She began carefully ironing around and over the patches on Pa’s shirt. “Do you know what Pa wants for Christmas?” They did not know. “Horses,” Ma said. “Would you girls like horses?” Laura and Mary looked at each other. “I only thought,” Ma went on, “if we all wished for horses, and nothing but horses, then maybe—” Laura felt queer. Horses were everyday; they were not Christmas. If Pa got horses, he would trade for them. Laura could not think of Santa Claus and horses at the same time. “Ma!” she cried. “There IS a Santa Claus, isn’t there?” “Of course there’s a Santa Claus,” said Ma. She set the iron on the stove to heat again. “The older you are, the more you know about Santa Claus,” she said. “You are so big now, you know he can’t be just one man, don’t you? You know he is everywhere on Christmas Eve. He is in the Big Woods, and in Indian Territory, and far away in New York State, and here. He comes down all the chimneys at the same time. You know that, don’t you?” “Yes, Ma,” said Mary and Laura.

“Well,” said Ma. “Then you see—” “I guess he is like angels,” Mary said, slowly. And Laura could see that, just as well as Mary could. Then Ma told them something else about Santa Claus. He was everywhere, and besides that, he was all the time. Whenever anyone was unselfish, that was Santa Claus. Christmas Eve was the time when everybody was unselfish. On that one night, Santa Claus was everywhere, because everybody, all together, stopped being selfish and wanted other people to be happy. And in the morning you saw what that had done. “If everybody wanted everybody else to be happy, all the time, then would it be Christmas all the time?” Laura asked, and Ma said, “Yes, Laura.” Laura thought about that. So did Mary. They thought, and they looked at each other, and they knew what Ma wanted them to do. She wanted them to wish for nothing but horses for Pa.

They looked at each other again and they looked away quickly and they did not say anything. Even Mary, who was always so good, did not say a word. That night after supper Pa drew Laura and Mary close to him in the crook of his arms. Laura looked up at his face, and then she snuggled against him and said, “Pa.” “What is it, little half-pint of sweet cider?” Pa asked, and Laura said: “Pa, I want Santa Claus—to bring—” “What?” Pa asked. “Horses,” said Laura. “If you will let me ride them sometimes.” “So do I!” said Mary. But Laura had said it first. Pa was surprised. His eyes shone soft and bright at them. “Would you girls really like horses?” he asked them. “Oh yes, Pa!” they said. “In that case,” said Pa, smiling, “I have an idea that Santa Claus will bring us all a fine team of horses.” That settled it.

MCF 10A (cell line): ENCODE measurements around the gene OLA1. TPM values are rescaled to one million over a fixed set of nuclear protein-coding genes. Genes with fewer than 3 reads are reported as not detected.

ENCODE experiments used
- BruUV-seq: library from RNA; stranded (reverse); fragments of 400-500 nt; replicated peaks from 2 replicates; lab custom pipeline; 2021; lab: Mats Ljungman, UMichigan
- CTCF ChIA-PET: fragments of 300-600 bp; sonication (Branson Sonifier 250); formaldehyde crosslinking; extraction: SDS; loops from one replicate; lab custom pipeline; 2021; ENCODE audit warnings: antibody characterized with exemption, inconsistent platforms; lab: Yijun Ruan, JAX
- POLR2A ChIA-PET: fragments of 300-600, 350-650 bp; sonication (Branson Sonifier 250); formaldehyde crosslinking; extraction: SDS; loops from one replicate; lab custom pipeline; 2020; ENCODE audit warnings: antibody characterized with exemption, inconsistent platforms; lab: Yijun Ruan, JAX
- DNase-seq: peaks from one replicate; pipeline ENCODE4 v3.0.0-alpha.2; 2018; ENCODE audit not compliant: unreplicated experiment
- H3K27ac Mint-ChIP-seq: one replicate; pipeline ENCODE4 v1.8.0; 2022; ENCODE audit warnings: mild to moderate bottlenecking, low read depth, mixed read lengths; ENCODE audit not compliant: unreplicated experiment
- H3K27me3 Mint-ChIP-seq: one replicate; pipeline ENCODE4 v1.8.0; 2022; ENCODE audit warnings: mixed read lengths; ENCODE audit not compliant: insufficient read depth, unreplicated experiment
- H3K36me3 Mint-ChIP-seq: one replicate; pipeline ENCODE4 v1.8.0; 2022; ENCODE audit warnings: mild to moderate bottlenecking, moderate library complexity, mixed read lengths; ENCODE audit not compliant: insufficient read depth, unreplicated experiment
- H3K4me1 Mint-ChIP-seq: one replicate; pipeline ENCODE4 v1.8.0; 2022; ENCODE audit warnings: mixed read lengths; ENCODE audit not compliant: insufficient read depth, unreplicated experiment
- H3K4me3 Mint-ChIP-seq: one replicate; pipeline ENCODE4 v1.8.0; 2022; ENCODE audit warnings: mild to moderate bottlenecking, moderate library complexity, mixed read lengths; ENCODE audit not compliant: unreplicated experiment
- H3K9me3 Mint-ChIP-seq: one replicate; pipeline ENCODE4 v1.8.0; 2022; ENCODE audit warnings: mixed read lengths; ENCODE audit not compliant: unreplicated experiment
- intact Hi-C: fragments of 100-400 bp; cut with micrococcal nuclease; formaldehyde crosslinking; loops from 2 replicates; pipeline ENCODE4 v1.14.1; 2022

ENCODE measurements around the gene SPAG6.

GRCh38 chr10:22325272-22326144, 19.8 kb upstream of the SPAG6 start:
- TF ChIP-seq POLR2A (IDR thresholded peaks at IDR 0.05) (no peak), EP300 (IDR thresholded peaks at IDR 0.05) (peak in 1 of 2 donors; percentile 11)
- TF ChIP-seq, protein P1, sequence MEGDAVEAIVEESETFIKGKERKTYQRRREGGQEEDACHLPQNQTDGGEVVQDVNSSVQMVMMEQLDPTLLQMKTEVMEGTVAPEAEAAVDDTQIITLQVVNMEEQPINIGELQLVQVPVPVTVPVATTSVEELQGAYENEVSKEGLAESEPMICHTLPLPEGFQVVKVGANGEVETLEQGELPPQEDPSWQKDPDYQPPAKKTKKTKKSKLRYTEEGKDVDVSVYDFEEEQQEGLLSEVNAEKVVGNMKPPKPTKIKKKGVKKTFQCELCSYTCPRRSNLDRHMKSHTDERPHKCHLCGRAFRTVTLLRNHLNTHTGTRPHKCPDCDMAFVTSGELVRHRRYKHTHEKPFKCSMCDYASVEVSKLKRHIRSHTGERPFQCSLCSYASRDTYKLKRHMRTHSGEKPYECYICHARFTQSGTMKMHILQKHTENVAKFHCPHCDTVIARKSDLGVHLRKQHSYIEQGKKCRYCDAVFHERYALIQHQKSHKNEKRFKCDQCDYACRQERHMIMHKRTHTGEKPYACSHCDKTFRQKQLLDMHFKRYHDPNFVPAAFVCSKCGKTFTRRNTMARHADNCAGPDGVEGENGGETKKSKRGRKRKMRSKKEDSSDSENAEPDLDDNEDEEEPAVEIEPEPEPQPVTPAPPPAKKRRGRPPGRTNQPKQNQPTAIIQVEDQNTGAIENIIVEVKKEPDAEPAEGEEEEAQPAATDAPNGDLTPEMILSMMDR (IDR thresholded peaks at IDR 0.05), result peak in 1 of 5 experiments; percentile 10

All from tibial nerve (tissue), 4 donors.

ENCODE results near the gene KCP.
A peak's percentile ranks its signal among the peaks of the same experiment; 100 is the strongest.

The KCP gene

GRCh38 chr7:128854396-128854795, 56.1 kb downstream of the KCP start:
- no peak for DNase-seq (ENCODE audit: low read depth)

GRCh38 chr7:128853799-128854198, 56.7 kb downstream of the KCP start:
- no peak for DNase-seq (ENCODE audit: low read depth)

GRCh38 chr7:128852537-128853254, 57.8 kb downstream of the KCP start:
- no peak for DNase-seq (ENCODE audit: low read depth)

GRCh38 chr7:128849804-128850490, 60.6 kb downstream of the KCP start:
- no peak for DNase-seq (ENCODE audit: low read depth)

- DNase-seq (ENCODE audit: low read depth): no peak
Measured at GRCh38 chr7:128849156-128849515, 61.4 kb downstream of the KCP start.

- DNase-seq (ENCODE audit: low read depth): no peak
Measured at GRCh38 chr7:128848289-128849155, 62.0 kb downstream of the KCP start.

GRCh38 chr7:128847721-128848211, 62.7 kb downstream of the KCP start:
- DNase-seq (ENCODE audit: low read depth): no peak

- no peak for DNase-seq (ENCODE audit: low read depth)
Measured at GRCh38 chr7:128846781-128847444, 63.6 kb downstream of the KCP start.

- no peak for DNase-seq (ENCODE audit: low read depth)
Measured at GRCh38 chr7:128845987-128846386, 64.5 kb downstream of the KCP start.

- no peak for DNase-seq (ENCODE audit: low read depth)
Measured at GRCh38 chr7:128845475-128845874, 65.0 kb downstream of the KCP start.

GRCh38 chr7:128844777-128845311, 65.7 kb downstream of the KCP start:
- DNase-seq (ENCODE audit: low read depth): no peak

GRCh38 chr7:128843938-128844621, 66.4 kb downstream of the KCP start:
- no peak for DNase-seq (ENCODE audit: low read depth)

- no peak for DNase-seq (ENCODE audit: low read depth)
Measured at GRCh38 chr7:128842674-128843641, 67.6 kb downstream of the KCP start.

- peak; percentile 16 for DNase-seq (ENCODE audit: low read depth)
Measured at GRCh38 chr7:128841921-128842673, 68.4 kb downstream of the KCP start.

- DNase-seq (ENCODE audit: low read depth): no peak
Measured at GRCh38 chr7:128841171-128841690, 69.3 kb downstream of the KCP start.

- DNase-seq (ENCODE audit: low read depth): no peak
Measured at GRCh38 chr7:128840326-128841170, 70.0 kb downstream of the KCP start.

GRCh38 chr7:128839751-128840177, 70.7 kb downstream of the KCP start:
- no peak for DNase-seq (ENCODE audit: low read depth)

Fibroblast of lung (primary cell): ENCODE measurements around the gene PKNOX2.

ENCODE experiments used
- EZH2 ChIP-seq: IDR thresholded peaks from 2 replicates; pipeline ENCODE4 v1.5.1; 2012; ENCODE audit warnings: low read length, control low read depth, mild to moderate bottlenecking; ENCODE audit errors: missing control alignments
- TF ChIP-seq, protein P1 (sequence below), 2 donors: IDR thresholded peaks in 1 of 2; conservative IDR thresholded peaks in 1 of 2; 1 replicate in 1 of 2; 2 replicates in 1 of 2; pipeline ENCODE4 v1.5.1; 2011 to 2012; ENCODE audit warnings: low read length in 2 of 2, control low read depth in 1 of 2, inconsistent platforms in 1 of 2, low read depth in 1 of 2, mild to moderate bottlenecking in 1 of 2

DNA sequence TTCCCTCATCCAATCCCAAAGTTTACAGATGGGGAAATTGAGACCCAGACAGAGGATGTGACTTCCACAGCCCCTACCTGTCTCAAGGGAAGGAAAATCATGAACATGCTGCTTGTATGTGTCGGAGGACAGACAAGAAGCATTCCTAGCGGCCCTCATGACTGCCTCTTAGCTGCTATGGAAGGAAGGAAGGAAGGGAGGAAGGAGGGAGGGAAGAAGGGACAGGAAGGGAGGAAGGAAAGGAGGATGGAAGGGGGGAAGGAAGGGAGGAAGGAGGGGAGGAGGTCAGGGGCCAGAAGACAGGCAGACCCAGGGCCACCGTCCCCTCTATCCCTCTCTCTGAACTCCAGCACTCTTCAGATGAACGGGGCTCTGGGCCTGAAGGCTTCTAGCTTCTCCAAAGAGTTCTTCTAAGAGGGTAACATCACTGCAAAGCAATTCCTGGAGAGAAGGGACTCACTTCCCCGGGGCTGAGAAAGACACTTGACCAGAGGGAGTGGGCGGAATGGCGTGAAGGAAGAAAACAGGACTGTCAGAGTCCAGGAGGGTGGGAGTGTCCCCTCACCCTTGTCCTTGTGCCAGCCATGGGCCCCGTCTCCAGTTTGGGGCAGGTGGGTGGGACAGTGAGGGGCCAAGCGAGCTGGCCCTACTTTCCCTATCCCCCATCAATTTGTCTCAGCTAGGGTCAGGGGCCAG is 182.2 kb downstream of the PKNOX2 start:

They would not have any Christmas, only horses. Laura and Mary soberly undressed and soberly buttoned up their nightgowns and tied their nightcap strings. They knelt down together and said, “Now I lay me down to sleep, I pray the Lord my soul to keep. If I should die before I wake I pray the Lord my soul to take, and please bless Pa and Ma and Carrie and everybody and make me a good

girl for ever’n’ever. Amen.” Quickly Laura added, in her own head, “And please make me only glad about the Christmas horses, for ever’n’ever amen again.” She climbed into bed and almost right away she was glad. She thought of horses sleek and shining, of how their manes and tails blew in the wind, how they picked up their swift feet and sniffed the air with velvety noses and looked at everything with bright, soft eyes. And Pa would let her ride them. Pa had tuned his fiddle and now he set it against his shoulder. Overhead the wind went wailing lonely in the cold dark. But in the dugout everything was snug and cosy. Bits of fire-light came through the seams of the stove and twinkled on Ma’s steel knitting needles and tried to catch Pa’s elbow. In the shadows the bow was dancing, on the floor Pa’s toe was tapping, and the merry music hid the lonely crying of the wind.